Measurement of Crime

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  • Topic: National Crime Victimization Survey, Police, Assault
  • Pages : 2 (486 words )
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  • Published : October 12, 2012
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Measuring Crime Trends

Felicia Moye

Miller-Motte College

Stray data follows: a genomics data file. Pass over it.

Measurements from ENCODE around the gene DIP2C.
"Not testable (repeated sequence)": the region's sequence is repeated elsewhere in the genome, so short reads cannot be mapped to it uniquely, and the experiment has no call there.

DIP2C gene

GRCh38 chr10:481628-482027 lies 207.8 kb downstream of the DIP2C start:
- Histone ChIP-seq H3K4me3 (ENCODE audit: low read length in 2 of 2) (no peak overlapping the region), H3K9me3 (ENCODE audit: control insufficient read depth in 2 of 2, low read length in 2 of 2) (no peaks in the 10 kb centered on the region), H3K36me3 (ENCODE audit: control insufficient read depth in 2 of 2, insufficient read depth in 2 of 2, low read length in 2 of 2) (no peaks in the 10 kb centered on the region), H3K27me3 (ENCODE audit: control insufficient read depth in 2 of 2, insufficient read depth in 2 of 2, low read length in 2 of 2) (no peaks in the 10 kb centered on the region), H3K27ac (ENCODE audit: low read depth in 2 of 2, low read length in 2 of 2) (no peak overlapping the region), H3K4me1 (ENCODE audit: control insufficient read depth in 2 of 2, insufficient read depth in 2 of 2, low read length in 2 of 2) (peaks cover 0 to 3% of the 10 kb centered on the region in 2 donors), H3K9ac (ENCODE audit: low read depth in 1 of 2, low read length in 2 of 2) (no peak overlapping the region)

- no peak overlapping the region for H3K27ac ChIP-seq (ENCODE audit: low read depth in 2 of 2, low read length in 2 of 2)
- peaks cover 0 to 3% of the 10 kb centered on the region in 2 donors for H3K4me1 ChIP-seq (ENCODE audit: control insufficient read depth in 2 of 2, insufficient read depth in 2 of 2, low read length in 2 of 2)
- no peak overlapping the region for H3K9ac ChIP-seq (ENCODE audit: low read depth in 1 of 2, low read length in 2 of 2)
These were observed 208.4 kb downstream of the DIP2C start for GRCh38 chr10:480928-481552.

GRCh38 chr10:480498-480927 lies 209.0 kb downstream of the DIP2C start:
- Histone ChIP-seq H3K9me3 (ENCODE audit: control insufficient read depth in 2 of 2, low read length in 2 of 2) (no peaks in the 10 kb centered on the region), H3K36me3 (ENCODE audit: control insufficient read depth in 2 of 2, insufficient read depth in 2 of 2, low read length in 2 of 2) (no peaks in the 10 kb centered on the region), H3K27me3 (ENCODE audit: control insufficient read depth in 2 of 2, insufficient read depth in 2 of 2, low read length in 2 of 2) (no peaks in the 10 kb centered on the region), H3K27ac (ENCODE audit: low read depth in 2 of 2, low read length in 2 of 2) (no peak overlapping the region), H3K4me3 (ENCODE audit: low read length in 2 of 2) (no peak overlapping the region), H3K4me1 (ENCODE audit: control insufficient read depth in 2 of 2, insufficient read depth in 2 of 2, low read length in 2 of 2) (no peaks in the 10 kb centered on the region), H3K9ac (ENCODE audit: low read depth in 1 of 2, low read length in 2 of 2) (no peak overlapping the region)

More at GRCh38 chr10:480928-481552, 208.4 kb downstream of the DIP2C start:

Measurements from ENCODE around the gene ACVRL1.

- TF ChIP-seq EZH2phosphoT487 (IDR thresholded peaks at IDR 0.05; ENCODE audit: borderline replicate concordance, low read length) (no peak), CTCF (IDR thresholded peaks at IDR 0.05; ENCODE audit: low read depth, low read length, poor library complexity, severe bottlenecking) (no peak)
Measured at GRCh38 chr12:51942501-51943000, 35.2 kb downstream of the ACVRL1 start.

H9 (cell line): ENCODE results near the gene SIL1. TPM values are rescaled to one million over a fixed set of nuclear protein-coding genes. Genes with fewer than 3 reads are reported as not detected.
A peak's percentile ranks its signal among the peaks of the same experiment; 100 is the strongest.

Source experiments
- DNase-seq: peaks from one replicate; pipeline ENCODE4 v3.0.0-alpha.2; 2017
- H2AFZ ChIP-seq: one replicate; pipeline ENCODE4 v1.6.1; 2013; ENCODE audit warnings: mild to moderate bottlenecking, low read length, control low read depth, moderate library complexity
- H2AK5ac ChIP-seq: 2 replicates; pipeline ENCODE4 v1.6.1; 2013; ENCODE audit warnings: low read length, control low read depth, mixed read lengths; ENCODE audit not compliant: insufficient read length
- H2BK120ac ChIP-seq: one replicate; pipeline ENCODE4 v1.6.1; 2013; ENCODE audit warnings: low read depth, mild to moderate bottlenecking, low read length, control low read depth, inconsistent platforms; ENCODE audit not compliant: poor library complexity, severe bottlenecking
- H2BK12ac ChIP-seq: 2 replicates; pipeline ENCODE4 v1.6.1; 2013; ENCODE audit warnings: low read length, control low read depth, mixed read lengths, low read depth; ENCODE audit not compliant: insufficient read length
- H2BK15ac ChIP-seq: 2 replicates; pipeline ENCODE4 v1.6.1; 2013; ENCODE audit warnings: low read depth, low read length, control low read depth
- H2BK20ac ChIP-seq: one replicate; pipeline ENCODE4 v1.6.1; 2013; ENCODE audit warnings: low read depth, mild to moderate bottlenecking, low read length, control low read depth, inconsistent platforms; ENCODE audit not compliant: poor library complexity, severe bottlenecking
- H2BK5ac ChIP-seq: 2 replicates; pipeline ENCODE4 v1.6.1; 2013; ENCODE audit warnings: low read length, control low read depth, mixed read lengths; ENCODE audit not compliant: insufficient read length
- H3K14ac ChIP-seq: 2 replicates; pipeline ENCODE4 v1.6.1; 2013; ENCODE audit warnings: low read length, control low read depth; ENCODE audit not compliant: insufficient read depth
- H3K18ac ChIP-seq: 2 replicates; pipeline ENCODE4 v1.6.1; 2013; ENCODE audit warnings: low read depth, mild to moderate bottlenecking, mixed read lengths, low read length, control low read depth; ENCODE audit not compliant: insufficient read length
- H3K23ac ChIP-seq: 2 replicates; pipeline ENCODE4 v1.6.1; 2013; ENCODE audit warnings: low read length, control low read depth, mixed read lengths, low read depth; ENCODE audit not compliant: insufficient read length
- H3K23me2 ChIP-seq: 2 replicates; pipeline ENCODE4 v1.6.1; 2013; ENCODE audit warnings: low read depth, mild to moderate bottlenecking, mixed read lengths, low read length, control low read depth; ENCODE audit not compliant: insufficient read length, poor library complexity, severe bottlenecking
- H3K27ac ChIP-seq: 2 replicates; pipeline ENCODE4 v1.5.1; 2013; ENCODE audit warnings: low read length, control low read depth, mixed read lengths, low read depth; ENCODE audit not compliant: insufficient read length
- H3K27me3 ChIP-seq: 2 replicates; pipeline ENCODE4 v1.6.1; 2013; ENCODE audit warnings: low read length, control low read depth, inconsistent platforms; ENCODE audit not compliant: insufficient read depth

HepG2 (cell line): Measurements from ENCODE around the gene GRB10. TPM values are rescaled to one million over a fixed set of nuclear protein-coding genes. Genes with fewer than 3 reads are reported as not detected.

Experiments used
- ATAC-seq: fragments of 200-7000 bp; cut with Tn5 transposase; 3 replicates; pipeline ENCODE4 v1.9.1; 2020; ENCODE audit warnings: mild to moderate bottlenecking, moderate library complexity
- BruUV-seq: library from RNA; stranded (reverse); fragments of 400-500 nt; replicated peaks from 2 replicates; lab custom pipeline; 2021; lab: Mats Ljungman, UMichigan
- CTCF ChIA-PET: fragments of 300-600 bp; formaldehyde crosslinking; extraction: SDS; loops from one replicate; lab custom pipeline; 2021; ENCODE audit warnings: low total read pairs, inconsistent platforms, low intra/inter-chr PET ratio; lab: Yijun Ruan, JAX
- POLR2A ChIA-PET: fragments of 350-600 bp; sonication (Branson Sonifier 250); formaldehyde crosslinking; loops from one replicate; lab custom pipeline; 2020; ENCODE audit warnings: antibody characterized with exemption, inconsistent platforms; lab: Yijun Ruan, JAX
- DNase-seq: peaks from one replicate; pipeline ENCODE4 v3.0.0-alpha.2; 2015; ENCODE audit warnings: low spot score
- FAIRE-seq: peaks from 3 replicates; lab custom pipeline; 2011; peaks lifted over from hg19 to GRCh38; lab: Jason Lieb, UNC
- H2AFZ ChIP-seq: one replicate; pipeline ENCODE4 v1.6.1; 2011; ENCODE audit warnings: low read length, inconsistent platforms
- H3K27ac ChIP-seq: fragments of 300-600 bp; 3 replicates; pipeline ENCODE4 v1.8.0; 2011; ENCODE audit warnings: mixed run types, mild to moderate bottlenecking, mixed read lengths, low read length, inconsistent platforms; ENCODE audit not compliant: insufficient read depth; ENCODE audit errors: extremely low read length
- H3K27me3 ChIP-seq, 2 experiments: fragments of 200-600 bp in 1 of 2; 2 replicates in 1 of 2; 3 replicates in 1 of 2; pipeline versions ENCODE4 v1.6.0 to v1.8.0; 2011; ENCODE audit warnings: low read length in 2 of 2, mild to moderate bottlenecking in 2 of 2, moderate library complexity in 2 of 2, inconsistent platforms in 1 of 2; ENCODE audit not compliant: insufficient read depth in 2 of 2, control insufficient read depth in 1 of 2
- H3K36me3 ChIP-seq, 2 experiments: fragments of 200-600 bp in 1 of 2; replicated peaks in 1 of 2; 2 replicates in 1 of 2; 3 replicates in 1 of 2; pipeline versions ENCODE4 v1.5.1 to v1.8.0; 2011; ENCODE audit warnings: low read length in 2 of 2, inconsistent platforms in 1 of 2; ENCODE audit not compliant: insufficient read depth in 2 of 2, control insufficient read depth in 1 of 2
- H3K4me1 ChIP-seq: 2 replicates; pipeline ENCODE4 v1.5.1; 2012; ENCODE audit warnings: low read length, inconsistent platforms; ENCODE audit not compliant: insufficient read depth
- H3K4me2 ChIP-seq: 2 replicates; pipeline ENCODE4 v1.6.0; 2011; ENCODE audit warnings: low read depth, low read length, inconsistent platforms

Most measurement of crime in this country emanates from two major data sources. For almost seven decades, the FBI’s Uniform Crime Reports (UCR) has collected information on crimes known to the police and arrests from local and state jurisdictions throughout the country. The National Crime Victimization Survey (NCVS), a general population survey designed to discover the extent, nature, and consequences of criminal victimization, has been conducted annually since the early 1970s. Other national surveys that focus on specific problems, such as delinquency, violence against women, and child abuse, also provide important data on crime, victims, and offenders. Crimes are divided into twenty-nine types of offenses. Eight of which are major crimes. These crimes include homicide, forcible rape, robbery, aggravated assault, burglary, larceny, motor vehicle theft, and arson. These crimes are also known as "index offenses". Information, or data collected on the index offenses, is more complete than the other twenty-one types of crimes. They are generally less serious, and would never come to the attention of the police unless an arrest was made. Some important factors used when collecting data are age, race, sex, geographic locations, etc. The Uniform Crime Reports have both positive and negative aspects. The Uniformed Crime Reports are crucial to the determination of the amounts of crimes solved. This is important because it can help determine social tendencies pertaining to crime. These crime tendencies can lead to theories about crimes that are on the rise, or crimes that are declining. Figures used in this report were submitted voluntarily by law enforcement agencies throughout the country. Individuals using these tabulations are cautioned against drawing conclusions by making direct comparisons between cities. Comparisons lead to simplistic and/or incomplete analyses that often create misleading...
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